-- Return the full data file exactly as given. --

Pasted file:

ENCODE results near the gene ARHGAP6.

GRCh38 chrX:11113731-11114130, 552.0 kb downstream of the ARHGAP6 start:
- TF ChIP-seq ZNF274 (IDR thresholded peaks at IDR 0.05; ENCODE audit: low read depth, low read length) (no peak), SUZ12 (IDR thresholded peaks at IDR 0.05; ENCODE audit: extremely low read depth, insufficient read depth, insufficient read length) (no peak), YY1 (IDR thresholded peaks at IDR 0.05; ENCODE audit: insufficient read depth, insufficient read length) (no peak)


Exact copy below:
ENCODE results near the gene ARHGAP6.

GRCh38 chrX:11113731-11114130, 552.0 kb downstream of the ARHGAP6 start:
- TF ChIP-seq ZNF274 (IDR thresholded peaks at IDR 0.05; ENCODE audit: low read depth, low read length) (no peak), SUZ12 (IDR thresholded peaks at IDR 0.05; ENCODE audit: extremely low read depth, insufficient read depth, insufficient read length) (no peak), YY1 (IDR thresholded peaks at IDR 0.05; ENCODE audit: insufficient read depth, insufficient read length) (no peak)